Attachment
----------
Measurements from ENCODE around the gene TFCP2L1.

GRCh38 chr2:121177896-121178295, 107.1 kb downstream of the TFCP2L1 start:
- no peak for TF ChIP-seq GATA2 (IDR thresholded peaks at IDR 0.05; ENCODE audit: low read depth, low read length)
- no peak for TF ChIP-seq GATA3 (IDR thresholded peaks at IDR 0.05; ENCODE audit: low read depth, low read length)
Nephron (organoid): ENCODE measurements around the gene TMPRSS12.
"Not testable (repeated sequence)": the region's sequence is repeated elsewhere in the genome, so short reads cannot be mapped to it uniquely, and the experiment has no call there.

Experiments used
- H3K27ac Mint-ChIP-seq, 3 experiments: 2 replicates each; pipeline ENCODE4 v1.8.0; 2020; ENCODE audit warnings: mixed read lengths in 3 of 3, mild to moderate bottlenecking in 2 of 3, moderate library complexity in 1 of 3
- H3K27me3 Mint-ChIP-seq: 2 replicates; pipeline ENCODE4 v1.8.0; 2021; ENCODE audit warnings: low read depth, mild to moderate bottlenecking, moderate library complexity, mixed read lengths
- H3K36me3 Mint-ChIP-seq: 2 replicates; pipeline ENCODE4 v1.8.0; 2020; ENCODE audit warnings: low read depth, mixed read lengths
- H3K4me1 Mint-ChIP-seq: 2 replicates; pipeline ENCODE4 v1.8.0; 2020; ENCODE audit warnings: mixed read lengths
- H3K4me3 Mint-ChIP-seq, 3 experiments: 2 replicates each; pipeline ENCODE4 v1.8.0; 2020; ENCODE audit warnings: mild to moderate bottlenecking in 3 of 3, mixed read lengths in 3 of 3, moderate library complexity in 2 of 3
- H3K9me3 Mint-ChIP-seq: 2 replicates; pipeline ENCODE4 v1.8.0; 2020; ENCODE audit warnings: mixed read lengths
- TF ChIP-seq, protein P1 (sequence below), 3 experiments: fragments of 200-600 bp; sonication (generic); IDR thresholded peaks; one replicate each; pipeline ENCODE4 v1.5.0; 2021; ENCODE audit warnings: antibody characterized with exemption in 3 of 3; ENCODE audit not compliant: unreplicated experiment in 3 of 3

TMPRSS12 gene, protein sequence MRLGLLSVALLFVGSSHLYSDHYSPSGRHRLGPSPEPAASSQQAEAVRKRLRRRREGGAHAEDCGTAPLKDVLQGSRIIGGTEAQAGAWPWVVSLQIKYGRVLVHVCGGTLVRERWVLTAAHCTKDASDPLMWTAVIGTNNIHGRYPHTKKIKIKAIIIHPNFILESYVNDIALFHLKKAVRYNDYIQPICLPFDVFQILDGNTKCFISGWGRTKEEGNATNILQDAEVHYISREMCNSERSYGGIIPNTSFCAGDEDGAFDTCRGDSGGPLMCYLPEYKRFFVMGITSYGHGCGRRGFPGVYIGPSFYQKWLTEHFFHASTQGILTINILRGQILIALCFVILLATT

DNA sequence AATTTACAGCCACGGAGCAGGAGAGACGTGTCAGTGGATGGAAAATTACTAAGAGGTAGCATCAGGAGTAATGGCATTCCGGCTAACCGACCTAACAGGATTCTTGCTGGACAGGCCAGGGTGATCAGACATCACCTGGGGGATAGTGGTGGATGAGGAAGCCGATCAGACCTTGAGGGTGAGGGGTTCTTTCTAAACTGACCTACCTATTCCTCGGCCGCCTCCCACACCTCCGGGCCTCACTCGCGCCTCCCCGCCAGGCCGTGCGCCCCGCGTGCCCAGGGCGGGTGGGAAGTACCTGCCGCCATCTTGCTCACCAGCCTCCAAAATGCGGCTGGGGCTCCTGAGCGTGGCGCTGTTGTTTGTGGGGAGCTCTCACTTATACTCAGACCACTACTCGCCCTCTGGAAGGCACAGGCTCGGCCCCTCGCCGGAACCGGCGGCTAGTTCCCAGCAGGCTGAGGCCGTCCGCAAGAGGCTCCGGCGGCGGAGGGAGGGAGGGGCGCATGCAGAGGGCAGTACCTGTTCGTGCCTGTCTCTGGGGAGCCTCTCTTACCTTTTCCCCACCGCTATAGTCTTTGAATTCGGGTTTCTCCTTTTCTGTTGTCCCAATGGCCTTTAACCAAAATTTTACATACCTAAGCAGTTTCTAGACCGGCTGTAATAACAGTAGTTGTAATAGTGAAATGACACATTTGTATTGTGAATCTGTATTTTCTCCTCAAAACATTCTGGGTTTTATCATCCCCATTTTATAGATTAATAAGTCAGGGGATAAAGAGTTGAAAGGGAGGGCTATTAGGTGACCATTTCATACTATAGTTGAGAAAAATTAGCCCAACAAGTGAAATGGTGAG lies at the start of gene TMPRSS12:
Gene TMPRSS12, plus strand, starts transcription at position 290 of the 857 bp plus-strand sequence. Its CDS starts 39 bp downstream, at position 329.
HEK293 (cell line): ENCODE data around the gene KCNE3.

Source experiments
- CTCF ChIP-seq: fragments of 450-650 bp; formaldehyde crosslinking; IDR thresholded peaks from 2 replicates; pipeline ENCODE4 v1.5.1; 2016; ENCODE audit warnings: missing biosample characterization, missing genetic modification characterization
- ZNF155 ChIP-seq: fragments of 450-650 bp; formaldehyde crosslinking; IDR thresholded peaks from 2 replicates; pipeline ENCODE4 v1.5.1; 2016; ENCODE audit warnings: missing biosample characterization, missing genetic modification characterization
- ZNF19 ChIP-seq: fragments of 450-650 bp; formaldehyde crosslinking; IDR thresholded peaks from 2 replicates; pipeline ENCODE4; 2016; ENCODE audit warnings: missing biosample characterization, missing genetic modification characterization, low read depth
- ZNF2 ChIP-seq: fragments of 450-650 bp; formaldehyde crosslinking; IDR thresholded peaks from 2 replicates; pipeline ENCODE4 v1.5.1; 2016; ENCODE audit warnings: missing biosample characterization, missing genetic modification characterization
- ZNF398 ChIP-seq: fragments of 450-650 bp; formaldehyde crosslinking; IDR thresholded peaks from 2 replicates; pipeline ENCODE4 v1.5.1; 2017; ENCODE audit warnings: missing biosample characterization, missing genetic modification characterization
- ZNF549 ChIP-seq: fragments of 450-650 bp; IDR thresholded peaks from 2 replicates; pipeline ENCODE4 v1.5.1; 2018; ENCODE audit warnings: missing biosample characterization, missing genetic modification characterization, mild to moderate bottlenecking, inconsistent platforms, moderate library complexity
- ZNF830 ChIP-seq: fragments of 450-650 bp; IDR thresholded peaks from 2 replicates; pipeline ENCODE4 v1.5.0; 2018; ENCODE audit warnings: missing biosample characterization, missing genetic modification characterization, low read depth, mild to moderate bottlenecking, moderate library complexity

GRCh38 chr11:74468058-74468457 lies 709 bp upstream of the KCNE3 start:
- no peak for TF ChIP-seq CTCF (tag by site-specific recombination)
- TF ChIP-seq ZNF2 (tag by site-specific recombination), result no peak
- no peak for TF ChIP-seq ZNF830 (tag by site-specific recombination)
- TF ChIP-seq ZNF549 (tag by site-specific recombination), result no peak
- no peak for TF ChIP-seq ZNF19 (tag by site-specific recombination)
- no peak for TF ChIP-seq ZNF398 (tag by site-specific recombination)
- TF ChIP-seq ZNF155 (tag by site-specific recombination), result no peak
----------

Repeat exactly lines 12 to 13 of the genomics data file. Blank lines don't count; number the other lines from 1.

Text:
- H3K4me3 Mint-ChIP-seq, 3 experiments: 2 replicates each; pipeline ENCODE4 v1.8.0; 2020; ENCODE audit warnings: mild to moderate bottlenecking in 3 of 3, mixed read lengths in 3 of 3, moderate library complexity in 2 of 3
- H3K9me3 Mint-ChIP-seq: 2 replicates; pipeline ENCODE4 v1.8.0; 2020; ENCODE audit warnings: mixed read lengths